Inspired by the lawsuit filed amidst an ongoing controversy in the chess world. In brief, one player (Carlsen) accused another (Niemann) of cheating, and Niemann filed a defamation lawsuit against Carlsen + two other defendants (Chess.com & Nakamura) in response. In an article about the lawsuit, the Chessbase writes:
On December 2, the legal counsel of the plaintiffs, notably Magnus Carlsen, Chess.com, Danny Rensch, and Hikaru Nakamura filed a 25-page memorandum seeking a summary dismissal with prejudice of the lawsuit, citing irreconcilable flaws such as the inability to properly prove a conspiracy among the plaintiffs.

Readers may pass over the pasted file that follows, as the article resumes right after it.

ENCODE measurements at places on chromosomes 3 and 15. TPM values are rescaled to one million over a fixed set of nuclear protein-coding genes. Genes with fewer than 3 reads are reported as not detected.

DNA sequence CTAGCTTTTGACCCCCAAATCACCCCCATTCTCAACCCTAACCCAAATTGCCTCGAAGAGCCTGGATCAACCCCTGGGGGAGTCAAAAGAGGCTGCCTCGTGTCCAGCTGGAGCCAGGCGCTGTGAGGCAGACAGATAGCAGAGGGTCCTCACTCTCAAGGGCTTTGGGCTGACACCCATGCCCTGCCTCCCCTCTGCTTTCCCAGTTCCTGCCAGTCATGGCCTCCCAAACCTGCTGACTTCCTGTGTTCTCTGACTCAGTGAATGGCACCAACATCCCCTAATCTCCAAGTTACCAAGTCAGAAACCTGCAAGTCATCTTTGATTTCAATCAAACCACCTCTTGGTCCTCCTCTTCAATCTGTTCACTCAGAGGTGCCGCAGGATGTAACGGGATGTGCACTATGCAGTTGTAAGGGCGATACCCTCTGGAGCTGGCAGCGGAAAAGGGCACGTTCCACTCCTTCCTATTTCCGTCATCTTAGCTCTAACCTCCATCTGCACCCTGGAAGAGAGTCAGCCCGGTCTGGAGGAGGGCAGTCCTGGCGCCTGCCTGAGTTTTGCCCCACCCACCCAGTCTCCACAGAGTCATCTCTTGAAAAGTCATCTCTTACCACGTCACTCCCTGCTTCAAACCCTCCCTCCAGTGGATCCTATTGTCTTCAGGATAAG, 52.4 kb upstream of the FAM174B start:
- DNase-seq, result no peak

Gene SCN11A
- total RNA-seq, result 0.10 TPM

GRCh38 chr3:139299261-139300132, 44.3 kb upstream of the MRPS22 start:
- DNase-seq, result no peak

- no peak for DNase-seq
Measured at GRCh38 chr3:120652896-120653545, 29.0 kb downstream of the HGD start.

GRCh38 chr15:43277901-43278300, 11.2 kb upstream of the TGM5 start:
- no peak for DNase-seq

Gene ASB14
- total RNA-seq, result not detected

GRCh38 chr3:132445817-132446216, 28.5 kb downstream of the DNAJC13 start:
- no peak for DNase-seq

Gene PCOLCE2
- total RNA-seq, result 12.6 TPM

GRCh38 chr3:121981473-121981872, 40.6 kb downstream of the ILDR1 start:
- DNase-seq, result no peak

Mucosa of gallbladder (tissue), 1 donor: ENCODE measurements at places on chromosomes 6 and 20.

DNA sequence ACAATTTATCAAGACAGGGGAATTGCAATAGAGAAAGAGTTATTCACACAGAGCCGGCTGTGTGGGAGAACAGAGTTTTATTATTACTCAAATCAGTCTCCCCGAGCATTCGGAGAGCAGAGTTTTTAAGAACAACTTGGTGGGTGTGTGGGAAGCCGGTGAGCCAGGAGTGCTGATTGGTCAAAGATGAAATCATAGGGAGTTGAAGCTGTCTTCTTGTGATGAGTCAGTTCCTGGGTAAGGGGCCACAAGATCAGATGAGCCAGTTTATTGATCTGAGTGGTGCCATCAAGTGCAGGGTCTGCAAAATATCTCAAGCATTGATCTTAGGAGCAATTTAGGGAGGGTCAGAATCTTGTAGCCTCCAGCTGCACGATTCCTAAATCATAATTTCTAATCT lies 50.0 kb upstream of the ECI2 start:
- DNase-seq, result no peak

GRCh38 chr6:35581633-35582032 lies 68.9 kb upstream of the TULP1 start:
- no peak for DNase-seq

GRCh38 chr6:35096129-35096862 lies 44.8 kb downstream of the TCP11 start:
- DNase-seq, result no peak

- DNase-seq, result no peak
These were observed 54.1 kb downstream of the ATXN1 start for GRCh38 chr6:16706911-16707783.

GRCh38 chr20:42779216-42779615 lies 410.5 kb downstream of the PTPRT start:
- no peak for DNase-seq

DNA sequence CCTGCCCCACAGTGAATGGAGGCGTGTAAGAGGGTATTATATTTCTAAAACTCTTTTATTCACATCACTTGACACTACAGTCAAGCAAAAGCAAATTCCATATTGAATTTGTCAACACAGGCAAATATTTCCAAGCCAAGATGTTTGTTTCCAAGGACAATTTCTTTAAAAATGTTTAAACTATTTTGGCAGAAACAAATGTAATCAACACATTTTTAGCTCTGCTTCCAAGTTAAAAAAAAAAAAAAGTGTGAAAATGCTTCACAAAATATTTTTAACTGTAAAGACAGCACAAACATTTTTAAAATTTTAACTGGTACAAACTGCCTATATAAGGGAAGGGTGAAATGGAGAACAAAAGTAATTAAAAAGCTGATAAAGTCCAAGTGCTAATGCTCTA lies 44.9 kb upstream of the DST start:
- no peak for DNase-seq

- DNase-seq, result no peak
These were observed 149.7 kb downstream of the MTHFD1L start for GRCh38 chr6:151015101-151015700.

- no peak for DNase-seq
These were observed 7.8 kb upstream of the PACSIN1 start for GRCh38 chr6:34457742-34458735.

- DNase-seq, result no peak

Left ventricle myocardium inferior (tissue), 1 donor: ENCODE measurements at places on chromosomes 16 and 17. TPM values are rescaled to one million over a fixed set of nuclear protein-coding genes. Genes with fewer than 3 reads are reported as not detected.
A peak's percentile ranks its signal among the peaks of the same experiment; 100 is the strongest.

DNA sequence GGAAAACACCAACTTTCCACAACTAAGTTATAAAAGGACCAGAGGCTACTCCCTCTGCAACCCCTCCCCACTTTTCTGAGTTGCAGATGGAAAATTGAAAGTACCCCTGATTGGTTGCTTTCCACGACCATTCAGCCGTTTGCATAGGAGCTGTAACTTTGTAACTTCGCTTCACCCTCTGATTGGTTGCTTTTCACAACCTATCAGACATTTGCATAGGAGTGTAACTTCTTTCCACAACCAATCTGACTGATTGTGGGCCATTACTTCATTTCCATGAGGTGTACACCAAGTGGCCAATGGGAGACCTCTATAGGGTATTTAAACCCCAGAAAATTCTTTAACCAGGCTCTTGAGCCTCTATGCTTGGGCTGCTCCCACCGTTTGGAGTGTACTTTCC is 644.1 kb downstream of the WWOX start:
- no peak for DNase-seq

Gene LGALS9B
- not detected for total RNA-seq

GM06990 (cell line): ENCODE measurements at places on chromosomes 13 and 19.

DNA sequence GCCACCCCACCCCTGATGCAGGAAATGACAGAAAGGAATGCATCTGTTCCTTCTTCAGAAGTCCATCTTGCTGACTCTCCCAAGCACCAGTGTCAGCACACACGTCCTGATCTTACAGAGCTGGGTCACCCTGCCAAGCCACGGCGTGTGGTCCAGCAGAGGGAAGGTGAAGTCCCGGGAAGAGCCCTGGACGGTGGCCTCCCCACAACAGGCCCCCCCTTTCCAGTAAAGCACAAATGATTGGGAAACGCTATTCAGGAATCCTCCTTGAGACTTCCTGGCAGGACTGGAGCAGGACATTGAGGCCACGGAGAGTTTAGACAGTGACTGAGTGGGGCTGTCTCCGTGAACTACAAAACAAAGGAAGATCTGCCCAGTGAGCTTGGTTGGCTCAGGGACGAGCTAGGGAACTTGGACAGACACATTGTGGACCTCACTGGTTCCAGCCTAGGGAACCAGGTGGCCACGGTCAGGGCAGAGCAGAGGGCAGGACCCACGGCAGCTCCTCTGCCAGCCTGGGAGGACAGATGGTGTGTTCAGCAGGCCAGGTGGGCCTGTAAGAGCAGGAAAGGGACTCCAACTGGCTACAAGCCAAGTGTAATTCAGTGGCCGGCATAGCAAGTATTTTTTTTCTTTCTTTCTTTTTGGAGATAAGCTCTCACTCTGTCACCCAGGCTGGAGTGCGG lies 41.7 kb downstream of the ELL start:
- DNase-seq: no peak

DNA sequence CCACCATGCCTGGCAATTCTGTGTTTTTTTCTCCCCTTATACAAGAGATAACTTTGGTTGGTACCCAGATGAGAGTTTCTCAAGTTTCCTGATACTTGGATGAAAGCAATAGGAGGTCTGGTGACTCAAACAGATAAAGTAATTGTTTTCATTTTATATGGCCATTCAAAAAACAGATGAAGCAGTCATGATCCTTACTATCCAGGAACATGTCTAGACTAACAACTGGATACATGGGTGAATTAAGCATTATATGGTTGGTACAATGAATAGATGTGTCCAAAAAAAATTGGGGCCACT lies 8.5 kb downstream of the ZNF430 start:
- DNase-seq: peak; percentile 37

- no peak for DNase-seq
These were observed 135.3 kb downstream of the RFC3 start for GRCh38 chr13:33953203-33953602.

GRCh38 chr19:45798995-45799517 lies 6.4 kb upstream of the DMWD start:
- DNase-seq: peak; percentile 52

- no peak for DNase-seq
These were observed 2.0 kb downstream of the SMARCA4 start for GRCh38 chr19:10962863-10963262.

“It is so plainly without merit that it could have been brought only as a public relations stunt,” lawyers for Chess.com stated in the filing.
Carlsen’s lawyers added, “After years of trying to curate a reputation as the bad boy of chess, Plaintiff Hans Niemann wants to cash in by blaming others for the fallout from his own admitted misconduct.”
While it seems unlikely a dismissal will take place, this sort of maneuvering is standard and was to be expected.
Since a dismissal is unlikely, this is basically time-wasting. Why then do courts not punish this kind of time-wasting?
Although this question is inspired by this particular lawsuit, the question is more general, since as Chessbase writes, this sort of maneuvering is standard and was to be expected.
I've tagged this with united-states because the suit is being argued in a US court.